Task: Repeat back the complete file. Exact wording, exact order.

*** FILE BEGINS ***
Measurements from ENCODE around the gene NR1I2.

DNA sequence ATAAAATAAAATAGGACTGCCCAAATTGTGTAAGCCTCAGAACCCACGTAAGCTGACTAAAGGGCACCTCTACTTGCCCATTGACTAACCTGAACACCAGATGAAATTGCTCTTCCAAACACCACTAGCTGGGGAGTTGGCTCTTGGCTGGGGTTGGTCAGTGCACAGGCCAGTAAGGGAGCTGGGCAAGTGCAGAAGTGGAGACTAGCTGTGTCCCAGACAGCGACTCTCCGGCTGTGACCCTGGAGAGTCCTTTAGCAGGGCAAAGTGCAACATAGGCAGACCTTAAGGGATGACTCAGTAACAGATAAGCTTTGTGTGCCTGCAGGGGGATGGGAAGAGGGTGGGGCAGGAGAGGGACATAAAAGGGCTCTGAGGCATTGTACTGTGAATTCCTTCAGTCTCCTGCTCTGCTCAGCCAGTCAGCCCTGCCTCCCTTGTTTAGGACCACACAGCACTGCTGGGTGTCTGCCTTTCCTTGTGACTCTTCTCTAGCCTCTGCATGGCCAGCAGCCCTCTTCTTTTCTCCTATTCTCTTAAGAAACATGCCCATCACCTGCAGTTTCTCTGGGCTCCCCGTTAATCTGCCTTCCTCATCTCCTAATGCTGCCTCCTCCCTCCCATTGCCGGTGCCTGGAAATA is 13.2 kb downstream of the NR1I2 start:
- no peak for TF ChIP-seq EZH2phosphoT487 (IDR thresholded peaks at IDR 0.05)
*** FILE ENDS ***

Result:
Measurements from ENCODE around the gene NR1I2.

DNA sequence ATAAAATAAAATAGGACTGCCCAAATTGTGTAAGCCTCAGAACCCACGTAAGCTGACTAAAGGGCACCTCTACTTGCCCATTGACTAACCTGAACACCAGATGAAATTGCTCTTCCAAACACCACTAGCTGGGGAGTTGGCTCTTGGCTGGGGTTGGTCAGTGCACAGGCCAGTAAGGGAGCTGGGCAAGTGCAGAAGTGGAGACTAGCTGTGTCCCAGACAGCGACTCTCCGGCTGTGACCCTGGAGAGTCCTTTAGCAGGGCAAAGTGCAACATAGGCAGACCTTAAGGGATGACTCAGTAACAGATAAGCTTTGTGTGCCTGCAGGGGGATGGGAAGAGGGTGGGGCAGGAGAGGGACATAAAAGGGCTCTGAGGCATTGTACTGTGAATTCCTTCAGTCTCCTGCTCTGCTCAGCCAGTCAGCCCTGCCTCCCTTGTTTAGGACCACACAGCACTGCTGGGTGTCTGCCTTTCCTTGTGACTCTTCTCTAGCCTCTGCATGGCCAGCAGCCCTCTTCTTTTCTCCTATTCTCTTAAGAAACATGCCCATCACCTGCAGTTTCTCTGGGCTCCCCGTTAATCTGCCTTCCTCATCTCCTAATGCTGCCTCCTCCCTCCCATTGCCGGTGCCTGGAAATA is 13.2 kb downstream of the NR1I2 start:
- no peak for TF ChIP-seq EZH2phosphoT487 (IDR thresholded peaks at IDR 0.05)